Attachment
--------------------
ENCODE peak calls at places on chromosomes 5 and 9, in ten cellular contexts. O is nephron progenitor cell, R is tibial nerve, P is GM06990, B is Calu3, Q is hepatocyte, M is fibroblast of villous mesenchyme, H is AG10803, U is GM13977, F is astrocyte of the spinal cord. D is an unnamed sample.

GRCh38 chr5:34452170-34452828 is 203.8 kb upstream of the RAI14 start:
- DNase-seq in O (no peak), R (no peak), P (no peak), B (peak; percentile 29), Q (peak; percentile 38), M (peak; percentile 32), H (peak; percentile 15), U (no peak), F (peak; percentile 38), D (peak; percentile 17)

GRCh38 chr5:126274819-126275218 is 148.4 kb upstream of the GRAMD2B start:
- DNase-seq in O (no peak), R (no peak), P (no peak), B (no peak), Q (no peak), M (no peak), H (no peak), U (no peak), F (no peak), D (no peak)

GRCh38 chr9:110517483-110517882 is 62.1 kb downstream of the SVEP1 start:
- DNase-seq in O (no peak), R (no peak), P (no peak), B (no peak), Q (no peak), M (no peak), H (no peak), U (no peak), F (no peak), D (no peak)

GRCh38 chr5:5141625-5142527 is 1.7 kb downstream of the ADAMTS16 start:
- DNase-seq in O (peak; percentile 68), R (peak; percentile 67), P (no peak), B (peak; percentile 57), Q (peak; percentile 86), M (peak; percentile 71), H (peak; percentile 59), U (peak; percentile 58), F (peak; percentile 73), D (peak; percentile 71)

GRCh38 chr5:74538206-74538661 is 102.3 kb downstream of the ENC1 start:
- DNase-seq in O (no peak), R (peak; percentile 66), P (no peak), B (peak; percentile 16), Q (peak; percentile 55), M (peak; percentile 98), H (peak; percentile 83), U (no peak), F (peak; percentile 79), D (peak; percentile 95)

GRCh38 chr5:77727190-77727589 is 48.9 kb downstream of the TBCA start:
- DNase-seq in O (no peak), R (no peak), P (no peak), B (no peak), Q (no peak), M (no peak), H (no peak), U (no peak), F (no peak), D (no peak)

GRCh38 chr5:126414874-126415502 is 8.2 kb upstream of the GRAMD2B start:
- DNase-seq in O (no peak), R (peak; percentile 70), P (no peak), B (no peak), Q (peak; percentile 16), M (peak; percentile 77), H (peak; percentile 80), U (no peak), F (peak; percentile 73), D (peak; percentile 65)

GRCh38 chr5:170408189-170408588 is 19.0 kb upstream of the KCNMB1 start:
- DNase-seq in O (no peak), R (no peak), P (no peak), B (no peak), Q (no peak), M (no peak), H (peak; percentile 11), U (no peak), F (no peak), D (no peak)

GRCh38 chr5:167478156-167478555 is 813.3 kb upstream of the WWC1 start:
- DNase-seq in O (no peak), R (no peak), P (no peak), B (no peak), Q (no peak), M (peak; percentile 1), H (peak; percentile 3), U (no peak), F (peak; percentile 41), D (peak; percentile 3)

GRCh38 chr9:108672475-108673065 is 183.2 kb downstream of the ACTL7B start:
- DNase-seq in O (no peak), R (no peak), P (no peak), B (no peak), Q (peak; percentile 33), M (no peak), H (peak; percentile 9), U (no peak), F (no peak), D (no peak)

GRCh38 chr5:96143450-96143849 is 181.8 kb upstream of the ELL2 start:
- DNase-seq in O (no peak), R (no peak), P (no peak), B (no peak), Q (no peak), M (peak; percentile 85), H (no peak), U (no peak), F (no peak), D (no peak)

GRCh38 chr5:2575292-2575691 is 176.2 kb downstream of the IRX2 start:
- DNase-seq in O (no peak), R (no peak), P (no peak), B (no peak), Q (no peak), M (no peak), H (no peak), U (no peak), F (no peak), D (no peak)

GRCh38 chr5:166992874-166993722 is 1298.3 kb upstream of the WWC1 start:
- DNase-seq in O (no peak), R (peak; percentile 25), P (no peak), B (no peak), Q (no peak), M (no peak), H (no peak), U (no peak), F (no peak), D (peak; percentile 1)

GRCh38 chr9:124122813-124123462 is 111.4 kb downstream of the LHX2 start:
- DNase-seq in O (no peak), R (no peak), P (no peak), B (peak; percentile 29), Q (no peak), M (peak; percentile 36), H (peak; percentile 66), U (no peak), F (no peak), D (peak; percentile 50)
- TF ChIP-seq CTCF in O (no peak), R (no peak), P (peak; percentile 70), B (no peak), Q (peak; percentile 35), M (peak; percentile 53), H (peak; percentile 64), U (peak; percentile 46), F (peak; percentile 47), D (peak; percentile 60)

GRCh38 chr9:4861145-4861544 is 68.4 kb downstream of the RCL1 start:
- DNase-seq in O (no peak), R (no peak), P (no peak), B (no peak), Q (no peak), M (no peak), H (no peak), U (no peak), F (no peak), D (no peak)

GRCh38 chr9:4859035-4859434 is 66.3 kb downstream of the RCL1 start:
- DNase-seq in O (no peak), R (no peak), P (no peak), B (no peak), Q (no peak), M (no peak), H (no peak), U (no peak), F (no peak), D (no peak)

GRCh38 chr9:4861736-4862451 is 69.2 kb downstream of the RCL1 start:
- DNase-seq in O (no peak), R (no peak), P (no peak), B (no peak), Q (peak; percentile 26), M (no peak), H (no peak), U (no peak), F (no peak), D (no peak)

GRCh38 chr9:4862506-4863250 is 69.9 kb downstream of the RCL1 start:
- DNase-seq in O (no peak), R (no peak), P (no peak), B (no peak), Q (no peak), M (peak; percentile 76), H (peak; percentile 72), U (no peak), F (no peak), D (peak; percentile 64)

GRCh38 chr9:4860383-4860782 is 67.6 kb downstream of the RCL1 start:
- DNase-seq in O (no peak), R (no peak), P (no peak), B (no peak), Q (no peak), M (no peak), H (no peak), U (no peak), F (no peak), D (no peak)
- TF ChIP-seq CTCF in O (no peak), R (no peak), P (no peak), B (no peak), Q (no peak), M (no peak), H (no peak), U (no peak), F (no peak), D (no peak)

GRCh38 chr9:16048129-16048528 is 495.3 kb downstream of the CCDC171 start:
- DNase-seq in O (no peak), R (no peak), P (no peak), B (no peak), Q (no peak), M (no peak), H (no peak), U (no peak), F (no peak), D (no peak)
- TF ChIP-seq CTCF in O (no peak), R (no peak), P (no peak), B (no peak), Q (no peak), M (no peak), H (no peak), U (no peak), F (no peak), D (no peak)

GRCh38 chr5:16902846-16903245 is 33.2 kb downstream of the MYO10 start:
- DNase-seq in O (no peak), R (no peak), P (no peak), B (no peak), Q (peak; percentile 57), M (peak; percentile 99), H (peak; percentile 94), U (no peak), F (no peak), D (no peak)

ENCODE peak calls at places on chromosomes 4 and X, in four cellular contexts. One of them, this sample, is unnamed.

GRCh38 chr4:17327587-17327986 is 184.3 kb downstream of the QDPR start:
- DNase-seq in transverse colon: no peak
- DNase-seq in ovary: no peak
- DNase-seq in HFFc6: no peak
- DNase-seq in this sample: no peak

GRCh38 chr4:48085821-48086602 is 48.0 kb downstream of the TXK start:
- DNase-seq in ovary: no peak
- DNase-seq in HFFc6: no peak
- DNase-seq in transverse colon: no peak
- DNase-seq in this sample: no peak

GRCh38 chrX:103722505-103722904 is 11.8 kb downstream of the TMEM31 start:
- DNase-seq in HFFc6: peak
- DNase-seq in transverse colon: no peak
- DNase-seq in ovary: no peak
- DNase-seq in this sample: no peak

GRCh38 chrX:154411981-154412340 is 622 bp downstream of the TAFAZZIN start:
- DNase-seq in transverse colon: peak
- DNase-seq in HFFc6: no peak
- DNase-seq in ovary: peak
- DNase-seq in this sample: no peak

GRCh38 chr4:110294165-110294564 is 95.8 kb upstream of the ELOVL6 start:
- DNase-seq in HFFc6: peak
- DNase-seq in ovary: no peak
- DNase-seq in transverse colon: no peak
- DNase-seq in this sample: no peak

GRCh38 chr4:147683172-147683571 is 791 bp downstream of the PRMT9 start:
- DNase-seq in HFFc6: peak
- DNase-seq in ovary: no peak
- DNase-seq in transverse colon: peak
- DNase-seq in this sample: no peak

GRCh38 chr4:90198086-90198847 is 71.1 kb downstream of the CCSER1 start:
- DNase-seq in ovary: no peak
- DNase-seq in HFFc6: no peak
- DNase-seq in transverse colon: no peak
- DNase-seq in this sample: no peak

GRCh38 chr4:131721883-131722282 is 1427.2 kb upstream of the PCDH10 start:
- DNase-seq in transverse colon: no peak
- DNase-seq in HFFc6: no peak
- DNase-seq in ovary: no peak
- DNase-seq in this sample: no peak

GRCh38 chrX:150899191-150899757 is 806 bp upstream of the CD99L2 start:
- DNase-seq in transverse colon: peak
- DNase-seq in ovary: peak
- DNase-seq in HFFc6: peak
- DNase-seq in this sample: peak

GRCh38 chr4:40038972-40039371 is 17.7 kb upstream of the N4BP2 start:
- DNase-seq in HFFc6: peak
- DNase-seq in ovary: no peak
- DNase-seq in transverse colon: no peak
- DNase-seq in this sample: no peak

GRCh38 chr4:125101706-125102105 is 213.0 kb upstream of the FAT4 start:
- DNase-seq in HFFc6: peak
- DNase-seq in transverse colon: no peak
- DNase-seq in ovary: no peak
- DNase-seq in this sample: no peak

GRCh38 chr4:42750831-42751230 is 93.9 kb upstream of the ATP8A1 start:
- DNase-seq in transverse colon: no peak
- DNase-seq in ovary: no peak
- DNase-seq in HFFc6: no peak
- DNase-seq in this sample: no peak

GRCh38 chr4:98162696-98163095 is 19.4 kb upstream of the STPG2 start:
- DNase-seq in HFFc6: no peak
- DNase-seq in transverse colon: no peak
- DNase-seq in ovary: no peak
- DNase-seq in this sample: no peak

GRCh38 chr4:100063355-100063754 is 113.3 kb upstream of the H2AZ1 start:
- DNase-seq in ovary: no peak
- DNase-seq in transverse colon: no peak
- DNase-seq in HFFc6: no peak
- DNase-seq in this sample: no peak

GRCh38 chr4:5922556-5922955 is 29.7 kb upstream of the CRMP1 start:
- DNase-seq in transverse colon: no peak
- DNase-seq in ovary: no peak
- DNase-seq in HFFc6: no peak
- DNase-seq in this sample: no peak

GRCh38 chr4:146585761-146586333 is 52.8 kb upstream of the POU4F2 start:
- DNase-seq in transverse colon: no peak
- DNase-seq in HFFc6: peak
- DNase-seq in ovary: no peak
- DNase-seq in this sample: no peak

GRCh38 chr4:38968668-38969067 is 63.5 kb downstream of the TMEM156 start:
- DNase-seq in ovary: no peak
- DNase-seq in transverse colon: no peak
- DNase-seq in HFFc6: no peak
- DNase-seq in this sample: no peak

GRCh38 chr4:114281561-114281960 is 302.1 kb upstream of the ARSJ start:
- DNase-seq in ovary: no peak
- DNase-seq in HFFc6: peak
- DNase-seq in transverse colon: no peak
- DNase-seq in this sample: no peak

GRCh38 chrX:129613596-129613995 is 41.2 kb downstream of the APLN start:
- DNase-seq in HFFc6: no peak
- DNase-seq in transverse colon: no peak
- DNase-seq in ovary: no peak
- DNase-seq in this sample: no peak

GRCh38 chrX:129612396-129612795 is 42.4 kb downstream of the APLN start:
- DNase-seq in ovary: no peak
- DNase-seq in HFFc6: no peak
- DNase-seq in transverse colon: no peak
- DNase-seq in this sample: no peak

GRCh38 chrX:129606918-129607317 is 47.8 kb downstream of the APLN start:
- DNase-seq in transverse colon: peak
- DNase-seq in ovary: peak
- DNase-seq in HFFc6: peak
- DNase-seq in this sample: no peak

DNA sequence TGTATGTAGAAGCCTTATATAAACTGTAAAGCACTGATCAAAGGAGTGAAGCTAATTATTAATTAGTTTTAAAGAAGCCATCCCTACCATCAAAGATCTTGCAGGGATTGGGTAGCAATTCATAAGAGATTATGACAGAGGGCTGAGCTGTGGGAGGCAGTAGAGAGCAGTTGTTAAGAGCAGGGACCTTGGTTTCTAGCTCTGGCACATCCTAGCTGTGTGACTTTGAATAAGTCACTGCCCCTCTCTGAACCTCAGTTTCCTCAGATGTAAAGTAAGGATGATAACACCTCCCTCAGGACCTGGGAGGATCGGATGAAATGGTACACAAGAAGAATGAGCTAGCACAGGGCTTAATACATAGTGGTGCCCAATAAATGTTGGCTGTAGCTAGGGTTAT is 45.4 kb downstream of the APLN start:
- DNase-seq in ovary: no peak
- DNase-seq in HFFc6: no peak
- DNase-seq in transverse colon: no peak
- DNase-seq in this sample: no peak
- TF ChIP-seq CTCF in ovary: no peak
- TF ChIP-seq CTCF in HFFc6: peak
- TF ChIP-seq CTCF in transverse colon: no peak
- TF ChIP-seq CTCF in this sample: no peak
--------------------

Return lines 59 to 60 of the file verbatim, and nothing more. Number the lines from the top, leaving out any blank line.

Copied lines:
- DNase-seq in HFFc6: peak
- DNase-seq in transverse colon: no peak